With every passing year, new technologies are helping answer questions that have plagued archaeologists for decades. Image Credit: Unsplash/Daniela Turcanu

Despite the best efforts of archaeologists and historians, the ancient world is full of unsolved mysteries.

Click start to play today’s Spell It, where some discoveries – whether burial sites or sunken cities – give us cause to ‘exclaim’ in wonder.

With every passing year, new technologies are helping answer questions that have plagued archaeologists for decades. For instance, if an ancient clay pellet is found today, a researcher could use an atomic reactor and other tools to figure out its chemical composition. In the past, this would not have been possible – in fact, many 19th century archaeologists relied simply on their pickaxe and wheelbarrow.

Today, with carbon dating and other technologies, we can now look closer, analyse at microscopic levels and learn how truly sophisticated ancient civilisations once were.

Still, there are some ancient mysteries that stubbornly refuse to give up their secrets. Here are a few worth knowing, according to History.com:

1. Thonis-Heracleion

Once a port city in Egypt, this major trading hub existed even before the founding of nearby city, Alexandria, in 331BC. Both mythical figures, Heracles and Helen of Troy, were supposed to have spent time at Thonis-Heracleion. But tragically, around the second century BC, the city collapsed, possibly because of soil liquification as a result of earthquakes, tsunamis or floods. Thonis-Hercleion was thought to sank into the depths of the Mediterranean Sea. It remained underwater until the early 2000s, when marine archaeologists began to find centuries old objects, like animal sarcophagi, pottery shards, jewellery and coins. They even found 2,400-year-old fruit baskets underneath the waves. What was this port city like? We only know a little, based on what archaeologists have scavenged from this broken-down, real-life Atlantis.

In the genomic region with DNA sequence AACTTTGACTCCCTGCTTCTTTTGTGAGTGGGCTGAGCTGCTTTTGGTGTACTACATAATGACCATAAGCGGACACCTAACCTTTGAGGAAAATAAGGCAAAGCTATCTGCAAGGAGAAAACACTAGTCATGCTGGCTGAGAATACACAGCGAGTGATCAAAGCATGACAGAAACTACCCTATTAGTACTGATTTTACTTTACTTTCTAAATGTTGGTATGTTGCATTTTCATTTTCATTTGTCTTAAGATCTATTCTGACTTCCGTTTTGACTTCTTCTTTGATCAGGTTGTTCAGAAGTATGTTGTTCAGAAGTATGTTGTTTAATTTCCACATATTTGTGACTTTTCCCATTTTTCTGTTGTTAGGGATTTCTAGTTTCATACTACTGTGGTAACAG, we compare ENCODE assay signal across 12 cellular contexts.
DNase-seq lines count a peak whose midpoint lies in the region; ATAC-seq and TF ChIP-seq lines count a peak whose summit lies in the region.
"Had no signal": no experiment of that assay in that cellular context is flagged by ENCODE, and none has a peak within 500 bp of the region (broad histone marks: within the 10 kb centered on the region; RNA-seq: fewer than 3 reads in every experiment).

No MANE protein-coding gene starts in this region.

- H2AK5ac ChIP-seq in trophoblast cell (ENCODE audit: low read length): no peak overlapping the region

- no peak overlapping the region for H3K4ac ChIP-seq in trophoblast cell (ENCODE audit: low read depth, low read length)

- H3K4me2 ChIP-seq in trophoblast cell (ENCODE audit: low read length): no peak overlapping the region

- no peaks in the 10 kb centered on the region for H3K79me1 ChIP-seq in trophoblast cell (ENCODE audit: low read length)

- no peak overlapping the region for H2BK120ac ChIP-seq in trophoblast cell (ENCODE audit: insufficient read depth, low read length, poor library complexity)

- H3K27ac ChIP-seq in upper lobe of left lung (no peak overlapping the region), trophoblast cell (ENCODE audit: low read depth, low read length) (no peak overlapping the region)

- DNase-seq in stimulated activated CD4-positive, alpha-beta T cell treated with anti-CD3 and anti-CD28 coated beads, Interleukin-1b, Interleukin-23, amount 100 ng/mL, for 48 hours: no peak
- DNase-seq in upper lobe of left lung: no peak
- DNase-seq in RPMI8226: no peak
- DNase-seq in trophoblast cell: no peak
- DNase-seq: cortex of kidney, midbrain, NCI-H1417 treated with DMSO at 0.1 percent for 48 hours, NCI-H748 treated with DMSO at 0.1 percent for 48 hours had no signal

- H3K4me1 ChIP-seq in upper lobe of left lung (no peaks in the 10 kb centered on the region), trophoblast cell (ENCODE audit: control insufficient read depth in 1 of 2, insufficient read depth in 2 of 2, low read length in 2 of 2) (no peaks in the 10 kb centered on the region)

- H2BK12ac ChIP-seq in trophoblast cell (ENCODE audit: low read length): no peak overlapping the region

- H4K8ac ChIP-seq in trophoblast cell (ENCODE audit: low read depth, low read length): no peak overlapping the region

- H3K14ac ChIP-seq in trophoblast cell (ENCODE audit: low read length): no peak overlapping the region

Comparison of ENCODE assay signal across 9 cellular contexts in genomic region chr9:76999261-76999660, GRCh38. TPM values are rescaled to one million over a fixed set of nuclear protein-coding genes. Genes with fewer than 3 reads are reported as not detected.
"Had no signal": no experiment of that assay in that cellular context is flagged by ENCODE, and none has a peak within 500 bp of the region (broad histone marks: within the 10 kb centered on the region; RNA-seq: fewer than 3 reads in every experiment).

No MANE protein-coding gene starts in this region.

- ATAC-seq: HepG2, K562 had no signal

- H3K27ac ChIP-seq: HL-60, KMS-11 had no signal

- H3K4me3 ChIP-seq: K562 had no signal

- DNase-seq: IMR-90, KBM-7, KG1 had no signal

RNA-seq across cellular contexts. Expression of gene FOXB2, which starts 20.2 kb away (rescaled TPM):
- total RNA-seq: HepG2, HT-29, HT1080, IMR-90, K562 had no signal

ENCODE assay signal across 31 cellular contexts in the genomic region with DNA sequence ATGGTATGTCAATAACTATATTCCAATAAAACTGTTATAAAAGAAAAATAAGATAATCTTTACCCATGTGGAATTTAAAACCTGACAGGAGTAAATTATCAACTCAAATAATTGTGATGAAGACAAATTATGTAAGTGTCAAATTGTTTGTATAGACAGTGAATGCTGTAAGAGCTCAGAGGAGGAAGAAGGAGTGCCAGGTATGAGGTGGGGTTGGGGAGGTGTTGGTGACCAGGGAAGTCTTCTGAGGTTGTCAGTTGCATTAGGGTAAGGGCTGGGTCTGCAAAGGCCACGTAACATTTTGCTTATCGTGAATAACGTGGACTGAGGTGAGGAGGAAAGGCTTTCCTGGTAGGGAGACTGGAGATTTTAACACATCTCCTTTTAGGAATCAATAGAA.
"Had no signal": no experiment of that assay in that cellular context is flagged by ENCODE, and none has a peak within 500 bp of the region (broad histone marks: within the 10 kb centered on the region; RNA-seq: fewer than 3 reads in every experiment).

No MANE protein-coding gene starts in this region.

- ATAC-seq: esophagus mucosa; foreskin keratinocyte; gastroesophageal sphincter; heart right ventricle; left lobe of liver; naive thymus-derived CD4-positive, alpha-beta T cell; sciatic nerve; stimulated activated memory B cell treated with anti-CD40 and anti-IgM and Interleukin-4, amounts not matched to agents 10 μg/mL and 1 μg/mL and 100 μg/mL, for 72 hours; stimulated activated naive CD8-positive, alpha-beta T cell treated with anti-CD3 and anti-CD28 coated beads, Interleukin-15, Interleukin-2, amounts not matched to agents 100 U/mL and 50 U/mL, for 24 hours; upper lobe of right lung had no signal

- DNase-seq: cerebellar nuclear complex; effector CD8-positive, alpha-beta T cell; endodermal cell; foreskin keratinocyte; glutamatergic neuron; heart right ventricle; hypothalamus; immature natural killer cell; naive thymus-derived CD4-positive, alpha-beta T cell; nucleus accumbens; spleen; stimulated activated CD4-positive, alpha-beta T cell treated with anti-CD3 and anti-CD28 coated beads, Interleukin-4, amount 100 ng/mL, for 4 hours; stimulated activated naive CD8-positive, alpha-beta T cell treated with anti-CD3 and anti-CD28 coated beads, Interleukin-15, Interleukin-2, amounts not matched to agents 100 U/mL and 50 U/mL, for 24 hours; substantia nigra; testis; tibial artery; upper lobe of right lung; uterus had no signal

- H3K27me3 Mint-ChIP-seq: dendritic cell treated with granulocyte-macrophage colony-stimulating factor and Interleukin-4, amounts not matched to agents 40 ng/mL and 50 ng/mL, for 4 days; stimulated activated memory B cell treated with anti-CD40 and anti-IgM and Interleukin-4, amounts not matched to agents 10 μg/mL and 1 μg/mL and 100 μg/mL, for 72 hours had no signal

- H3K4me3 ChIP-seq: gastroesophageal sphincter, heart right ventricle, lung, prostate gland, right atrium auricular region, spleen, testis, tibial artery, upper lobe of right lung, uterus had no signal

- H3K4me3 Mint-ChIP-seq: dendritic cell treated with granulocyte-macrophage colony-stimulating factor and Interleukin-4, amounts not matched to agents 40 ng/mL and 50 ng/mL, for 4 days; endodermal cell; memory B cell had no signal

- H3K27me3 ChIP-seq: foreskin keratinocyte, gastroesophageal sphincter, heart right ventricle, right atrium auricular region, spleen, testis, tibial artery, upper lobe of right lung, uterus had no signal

2. Plain of Jars

Imagine a mountainous landscape, covered with stone jars. It exists in northern Laos, where thousands of lichen-covered jars date back to the Iron Age. Made with sandstone, some stand 10 feet tall and weigh several tonnes, leading local legends to call them drinking glasses that were once used by giants. Archaeologists, however, believe they served as funerary urns, although that’s just a theory – and no one knows anything about the civilisation that produced them. Some jars date back to 1240BC, but researchers have been unable to learn more, since many jars stand in fields of unexploded munitions dropped by the US, dating back to the Vietnam War.

3. Cleopatra’s tomb

Cleopatra VII is one of the best-known ancient rulers of Egypt. Serving as its queen, she had affairs with both Julius Caesar and Mark Antony, and later committed suicide in 30BC, following her and Antony’s defeat in the Battle of Actium. Despite reports that they were buried together, the location of their tombs remains a mystery. Some historians think it lies in Alexandria, which was Cleopatra’s capital city, and was lost when a tsunami swept through it in 365AD. Others think it could be in a temple along the Nile Delta, which was dedicated to the deities Isis and Osiris. No one knows for sure. At least, not yet.

Which other ancient mystery has you scratching your head? Play today’s Spell It and tell us at games@gulfnews.com.